The CEO of McDonald’s recently defended the company’s mascot, Ronald McDonald. He said Ronald is not a bad guy. He is about fun. He is a clown.
This is indicative of the utter gutlessness of corporate America. The CEO is new. I guess he is sensitive. That’s the kind of CEO companies don’t need.
Some tiny liberal group called Corporate Accountability International, which pulls in under $4 million a year, in 2011 launched an attack on McDonald’s, calling on it to stop advertising with Ronald, get rid of happy meals, and stop making children fat. The shareholders rejected that suggestion by 95%.
Here we are two years later, and the little outfit is running another anti-McDonald’s campaign. Why? In-house mailing list fund-raising.
So, the CEO is still publicly defending Ronald. On May 23, the tiny outfit ran three media stories on how bad McDonald’s is. So what? Here is one of the largest companies on earth, whose new CEO is in bed-wetting mode, giving publicity to some powerless little anti-business advocacy group, two years after McDonald’s shareholders voted to ignore the outfit’s complaints.
The outfit spent a big chunk of its small budget on full-page ads run in six obscure newspapers in 2011. This is the least cost-effective advertising possible, unless your goal is to impress its donors. A spokesman told Ad Age that if 3% to 5% of McDonald’s shareholders voted with the outfit, that would be a victory.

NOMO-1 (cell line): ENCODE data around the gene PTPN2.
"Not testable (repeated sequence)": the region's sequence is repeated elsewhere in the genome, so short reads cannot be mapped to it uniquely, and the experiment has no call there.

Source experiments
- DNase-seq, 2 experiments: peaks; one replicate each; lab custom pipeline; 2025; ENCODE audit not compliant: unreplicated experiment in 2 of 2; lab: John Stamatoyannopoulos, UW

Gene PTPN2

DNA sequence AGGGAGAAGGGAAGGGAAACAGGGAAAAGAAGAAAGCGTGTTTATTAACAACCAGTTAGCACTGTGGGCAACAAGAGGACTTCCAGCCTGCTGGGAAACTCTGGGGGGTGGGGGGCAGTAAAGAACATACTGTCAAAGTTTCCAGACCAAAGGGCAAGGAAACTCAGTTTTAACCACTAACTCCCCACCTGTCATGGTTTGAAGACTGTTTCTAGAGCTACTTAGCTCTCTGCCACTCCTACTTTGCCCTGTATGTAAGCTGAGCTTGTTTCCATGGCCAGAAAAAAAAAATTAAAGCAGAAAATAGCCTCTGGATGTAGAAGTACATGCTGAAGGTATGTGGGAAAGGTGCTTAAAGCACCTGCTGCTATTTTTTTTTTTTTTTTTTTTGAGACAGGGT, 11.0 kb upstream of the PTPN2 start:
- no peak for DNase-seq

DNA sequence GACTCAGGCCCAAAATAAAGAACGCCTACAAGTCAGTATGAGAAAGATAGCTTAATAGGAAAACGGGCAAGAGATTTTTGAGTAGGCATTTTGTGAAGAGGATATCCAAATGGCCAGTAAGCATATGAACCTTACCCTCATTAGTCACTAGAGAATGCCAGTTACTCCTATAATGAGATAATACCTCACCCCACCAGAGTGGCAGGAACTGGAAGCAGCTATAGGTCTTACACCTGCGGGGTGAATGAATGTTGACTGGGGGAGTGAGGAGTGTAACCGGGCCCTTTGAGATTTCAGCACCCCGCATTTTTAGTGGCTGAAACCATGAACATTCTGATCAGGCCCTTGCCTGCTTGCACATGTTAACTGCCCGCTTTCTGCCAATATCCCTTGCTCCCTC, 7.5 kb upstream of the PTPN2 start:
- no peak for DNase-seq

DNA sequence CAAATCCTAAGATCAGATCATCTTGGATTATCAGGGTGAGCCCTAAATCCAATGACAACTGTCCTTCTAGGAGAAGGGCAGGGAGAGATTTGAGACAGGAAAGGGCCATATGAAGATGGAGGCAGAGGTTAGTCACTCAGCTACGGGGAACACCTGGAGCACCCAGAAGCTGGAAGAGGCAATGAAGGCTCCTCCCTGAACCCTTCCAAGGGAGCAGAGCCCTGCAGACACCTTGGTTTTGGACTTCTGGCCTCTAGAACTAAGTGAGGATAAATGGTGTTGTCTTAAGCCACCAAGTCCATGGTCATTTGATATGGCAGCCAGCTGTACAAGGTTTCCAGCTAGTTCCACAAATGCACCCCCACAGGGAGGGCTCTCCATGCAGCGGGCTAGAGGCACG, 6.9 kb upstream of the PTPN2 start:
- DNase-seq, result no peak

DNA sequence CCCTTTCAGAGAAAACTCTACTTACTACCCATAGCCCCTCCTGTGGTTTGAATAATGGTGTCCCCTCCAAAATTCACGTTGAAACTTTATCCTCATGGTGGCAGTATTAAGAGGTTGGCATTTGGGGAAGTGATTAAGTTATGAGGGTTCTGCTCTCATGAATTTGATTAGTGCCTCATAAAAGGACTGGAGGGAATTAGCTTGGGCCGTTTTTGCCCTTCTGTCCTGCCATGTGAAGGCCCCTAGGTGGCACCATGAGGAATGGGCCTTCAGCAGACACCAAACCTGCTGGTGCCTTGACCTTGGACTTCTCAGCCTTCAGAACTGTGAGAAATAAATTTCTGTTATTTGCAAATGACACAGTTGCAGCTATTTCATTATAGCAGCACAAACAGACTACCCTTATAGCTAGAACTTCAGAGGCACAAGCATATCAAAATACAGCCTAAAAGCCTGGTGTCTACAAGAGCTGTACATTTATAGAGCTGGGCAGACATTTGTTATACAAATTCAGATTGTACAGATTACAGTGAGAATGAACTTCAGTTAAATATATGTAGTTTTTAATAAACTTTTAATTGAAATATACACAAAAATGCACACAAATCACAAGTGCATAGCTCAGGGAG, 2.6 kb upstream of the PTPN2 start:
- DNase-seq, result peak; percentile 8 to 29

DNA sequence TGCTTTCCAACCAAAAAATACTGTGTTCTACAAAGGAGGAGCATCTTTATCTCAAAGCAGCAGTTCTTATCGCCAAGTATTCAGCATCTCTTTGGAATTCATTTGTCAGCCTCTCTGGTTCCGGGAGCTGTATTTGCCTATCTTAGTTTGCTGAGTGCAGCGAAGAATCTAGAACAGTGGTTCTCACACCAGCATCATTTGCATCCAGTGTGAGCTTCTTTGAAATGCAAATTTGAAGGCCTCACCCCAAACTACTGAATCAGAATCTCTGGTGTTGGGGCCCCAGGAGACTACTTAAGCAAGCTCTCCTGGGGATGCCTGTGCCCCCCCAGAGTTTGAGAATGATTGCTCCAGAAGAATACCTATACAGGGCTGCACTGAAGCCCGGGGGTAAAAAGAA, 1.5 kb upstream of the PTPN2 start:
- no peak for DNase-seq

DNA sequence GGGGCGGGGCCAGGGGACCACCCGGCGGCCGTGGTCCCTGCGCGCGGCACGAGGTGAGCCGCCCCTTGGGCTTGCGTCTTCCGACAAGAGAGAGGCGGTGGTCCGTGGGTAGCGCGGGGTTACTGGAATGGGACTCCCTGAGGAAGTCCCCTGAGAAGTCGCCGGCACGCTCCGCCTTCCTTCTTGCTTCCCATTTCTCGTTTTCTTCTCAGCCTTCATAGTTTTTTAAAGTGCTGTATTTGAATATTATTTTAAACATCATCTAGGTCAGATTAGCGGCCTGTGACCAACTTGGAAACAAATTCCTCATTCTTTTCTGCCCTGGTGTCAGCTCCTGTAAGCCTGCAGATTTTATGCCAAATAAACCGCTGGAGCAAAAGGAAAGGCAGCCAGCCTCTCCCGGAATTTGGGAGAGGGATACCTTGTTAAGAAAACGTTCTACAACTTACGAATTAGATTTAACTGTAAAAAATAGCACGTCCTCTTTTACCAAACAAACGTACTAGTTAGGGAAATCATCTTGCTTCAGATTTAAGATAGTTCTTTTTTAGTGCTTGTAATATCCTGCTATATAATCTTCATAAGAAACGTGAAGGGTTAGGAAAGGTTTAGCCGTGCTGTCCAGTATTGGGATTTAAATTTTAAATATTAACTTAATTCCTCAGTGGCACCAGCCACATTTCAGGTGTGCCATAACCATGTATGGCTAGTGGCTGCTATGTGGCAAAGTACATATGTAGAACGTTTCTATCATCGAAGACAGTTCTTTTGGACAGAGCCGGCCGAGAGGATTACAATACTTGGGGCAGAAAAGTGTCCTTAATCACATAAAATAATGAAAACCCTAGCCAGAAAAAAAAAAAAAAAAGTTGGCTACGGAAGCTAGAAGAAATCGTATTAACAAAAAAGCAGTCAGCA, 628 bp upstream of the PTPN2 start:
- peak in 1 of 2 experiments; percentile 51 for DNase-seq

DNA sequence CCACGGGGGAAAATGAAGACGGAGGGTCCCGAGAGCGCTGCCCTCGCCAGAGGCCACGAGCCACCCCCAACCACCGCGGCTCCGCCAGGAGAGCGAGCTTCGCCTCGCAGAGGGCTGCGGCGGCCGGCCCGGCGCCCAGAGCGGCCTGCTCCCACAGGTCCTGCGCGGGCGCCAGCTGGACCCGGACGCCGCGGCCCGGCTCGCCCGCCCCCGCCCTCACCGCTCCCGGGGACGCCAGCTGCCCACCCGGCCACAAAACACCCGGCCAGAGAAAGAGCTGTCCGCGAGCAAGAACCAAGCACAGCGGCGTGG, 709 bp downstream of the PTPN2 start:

Note to CEOs everywhere: if you are being challenged by a Leftie outfit that thinks that a 97% loss is a victory, you can sleep soundly at night. The outfit is using your company as a fund-raider for naive donors.
My grandson likes McDonald’s. He likes the 25 cent Chinese-made toy figures in the happy meals. He eats a cheeseburger once a week. He skips the French Fries. He gives me the apple slices. He has no idea who Ronald McDonald is.
Ronald has been invisible for years. Maybe he appears on Saturday morning cartoon shows. I don’t know. I have not seen him on a TV ad in years — more than 20 years, I imagine.
Some impotent little Leftie outfit still hammers on a theme to bury Ronald, when Ronald has been invisible for decades.
And what about the playrooms? Should McDonald’s close those? They are popular. Most fast food chains have added them. Kids love them. The Lefties know better than to attack the playrooms. Even Lefties are not that stupid.
Yet here is the CEO, defending a mascot who the company sent into retirement decades ago, as if the public cared.
Here are rules for CEOs:
1. Ignore little-bitty Leftie anti-business outfits. Don’t give them free publicity by acknowledging their existence.
2. If your existing customers like what you are selling, don’t apologize. Advertize more.
3. If your advertising campaign works, and you can prove it statistically, keep it. If not, don’t.
McDonald’s CEO remains in defense mode two years after shareholders voted to ignore an underfunded, one-day ad campaign run in a half a dozen tiny newspapers.
Warren Buffett has an egg McMuffin for breakfast and a quarter pounder and fries for lunch. The CEO of McDonald’s can safely forget about Corporate Accountability International.